Under federal law, an employer may make certain types of legally authorized deductions from your pay, however, generally the deduction cannot bring your pay below the minimum wage, and laws in your state may offer you even greater protection.
Permitted Deductions: Federal law does allow employers to make deductions that do not cut into the federal minimum wage provided the following circumstances are met:
Examples of permitted deductions might include meals or check cashing, assuming the benefit was received on a voluntary basis.
Prohibited Deductions: Benefits that actually work to the convenience of the employer may not be credited against a day laborer's wage. For example, if you offer to arrive at the facility by making your own transportation arrangements, but the employer does not allow this in order to make sure that everyone shows up on time, then the transportation is for the employer's benefit and cannot be credited against the minimum wage. Or if the employer provides transportation so that work-related business or training can start during the trip, you may also be entitled to be paid for travel time. Some employees may value the convenience of being able to eat the employer's food for cost, and may choose to have that cost deducted from their paychecks, but it must be voluntary. Here are some other examples of deductions that may not bring employee wages below the federal minimum wage:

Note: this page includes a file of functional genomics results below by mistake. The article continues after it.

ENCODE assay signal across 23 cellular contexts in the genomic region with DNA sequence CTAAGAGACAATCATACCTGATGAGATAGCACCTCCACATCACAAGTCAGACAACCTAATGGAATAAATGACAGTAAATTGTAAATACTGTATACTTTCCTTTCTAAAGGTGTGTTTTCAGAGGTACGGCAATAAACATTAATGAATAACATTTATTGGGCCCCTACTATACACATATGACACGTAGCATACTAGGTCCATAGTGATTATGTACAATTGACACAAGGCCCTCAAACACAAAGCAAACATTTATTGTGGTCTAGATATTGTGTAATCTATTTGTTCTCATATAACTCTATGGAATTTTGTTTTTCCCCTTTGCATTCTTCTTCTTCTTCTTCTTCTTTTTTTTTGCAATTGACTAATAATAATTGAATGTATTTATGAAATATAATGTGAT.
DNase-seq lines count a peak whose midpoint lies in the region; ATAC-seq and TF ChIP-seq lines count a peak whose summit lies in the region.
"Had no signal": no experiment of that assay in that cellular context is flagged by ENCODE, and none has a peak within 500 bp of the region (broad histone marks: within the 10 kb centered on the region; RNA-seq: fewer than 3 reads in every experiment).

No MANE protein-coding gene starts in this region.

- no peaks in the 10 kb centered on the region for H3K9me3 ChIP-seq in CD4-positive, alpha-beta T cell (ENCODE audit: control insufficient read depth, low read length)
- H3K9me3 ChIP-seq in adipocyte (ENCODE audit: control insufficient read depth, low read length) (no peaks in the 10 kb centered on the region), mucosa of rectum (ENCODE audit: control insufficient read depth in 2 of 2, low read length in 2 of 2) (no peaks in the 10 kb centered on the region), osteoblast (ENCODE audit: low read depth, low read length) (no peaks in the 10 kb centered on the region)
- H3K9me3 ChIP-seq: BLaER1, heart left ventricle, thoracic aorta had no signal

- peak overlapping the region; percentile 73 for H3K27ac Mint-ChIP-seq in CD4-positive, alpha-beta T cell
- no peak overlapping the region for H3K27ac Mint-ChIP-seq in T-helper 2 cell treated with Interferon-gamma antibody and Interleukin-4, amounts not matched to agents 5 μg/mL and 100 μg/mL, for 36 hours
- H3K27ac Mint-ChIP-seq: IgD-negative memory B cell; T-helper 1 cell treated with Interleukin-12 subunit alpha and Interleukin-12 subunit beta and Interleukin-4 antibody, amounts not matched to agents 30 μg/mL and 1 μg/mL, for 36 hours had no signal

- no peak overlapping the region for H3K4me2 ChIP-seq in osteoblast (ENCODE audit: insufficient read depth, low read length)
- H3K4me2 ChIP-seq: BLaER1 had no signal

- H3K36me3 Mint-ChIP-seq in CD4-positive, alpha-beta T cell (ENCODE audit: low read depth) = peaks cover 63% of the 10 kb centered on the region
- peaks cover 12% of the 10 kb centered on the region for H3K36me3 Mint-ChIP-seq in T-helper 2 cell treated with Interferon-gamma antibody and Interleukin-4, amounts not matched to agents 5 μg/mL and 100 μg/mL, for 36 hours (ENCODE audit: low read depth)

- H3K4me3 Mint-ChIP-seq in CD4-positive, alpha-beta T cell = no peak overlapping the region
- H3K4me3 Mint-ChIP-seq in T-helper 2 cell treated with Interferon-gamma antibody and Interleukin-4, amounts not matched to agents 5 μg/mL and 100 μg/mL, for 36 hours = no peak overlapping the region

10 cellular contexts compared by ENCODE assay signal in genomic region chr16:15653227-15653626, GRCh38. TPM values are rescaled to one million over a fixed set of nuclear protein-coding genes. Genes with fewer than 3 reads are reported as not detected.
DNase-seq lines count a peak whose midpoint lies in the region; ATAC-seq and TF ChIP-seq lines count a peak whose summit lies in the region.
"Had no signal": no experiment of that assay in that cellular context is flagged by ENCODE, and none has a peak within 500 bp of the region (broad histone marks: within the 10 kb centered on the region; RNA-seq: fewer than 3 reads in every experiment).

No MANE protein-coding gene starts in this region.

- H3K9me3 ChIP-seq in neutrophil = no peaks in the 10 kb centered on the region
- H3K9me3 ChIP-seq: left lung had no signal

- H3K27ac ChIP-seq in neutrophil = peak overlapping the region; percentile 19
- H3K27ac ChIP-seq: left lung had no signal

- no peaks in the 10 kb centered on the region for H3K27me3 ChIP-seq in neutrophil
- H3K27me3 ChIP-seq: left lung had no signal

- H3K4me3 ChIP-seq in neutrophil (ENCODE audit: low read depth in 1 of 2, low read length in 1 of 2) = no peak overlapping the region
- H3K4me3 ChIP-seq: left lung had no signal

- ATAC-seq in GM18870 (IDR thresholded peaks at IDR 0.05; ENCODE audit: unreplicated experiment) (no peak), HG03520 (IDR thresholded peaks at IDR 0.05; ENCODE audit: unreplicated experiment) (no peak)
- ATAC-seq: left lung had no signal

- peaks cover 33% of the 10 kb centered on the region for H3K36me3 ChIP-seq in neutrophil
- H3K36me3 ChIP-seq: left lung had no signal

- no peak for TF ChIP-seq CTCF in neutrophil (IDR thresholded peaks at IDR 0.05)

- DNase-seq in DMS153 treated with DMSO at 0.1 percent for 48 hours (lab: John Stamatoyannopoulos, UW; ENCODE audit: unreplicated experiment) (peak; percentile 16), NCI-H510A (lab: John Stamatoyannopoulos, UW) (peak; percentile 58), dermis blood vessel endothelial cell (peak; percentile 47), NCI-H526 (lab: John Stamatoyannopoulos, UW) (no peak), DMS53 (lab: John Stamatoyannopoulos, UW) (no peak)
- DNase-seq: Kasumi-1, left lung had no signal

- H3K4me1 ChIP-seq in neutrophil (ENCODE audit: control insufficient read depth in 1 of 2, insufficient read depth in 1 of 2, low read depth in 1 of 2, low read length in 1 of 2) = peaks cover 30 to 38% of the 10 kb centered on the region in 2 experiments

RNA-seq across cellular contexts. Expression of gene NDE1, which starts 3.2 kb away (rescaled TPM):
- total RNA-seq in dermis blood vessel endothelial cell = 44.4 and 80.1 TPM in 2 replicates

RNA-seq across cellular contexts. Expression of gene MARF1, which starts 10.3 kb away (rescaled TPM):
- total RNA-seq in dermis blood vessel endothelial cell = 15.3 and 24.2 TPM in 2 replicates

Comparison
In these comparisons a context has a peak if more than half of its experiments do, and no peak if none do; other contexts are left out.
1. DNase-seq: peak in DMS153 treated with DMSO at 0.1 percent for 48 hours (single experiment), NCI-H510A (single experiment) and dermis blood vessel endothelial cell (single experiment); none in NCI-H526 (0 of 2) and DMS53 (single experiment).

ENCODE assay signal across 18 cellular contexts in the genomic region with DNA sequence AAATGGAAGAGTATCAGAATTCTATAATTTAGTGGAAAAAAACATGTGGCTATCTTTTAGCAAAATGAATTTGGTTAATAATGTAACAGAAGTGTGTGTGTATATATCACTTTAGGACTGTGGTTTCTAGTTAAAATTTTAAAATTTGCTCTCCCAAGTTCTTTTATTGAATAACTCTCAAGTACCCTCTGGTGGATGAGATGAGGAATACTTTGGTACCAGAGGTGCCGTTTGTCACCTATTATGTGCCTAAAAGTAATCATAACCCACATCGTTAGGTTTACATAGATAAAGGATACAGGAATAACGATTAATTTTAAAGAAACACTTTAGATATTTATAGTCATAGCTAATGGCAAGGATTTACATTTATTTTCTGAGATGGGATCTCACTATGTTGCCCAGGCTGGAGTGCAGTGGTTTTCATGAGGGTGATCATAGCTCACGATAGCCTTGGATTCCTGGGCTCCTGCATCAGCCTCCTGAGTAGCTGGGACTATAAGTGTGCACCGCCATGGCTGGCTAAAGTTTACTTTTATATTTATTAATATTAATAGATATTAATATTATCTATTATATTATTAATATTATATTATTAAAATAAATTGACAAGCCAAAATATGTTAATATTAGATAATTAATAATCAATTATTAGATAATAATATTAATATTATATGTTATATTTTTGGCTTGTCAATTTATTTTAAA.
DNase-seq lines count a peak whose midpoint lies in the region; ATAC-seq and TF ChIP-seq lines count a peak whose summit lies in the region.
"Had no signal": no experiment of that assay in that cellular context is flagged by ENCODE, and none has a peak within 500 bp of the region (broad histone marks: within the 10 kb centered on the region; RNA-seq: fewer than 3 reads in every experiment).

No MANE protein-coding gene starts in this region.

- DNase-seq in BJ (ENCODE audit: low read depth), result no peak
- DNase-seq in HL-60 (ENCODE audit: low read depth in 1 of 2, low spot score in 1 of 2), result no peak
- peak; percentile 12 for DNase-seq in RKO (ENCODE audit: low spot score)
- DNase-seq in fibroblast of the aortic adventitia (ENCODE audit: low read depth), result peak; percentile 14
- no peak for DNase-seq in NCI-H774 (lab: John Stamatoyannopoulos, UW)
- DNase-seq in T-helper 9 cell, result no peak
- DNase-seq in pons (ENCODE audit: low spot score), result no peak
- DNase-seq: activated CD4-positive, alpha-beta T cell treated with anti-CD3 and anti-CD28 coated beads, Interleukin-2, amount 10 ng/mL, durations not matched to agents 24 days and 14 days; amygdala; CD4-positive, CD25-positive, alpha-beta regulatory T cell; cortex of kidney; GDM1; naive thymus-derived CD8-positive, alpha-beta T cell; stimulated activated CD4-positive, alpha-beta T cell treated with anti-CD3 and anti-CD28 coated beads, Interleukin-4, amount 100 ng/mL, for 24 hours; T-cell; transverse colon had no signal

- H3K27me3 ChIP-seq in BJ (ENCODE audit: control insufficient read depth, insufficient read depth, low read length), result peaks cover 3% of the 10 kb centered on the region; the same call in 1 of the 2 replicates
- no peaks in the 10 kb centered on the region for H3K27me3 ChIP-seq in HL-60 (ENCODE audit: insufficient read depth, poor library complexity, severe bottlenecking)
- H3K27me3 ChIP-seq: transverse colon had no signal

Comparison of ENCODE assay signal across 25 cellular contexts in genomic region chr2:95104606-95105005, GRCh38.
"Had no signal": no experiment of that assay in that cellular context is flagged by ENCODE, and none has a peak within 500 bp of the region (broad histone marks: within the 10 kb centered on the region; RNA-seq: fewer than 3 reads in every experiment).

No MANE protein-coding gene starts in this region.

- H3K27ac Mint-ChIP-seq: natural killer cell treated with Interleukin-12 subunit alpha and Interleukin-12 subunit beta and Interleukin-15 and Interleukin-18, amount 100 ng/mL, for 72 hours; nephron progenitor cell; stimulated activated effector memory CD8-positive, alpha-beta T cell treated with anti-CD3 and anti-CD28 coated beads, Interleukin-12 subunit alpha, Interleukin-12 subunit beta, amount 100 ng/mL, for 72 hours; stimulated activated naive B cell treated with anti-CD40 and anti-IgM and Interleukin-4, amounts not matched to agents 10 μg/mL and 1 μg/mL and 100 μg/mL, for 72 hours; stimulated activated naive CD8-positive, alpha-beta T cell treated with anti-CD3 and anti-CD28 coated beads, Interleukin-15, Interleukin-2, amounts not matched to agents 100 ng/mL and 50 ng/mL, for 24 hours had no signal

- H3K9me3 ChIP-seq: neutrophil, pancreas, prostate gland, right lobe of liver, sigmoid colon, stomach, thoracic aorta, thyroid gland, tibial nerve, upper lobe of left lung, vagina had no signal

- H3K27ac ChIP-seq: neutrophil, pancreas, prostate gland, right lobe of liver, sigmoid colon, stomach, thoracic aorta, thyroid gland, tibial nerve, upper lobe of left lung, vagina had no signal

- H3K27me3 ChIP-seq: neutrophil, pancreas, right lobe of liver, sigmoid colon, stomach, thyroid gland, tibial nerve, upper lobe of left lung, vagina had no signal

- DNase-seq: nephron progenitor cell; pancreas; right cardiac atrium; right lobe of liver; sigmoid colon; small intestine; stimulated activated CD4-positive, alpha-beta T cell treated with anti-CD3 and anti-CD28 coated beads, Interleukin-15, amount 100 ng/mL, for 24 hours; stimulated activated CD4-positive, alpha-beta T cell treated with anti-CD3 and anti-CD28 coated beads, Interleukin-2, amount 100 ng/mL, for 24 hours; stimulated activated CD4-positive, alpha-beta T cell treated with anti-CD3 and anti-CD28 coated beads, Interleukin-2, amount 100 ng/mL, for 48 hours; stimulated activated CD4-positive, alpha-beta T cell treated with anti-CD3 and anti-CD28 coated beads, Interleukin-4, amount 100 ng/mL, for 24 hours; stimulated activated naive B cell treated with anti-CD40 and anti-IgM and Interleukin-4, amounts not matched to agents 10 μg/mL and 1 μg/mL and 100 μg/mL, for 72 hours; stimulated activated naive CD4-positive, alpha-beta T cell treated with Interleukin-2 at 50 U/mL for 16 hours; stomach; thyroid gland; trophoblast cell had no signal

For more information, see our site's page on deductions from pay.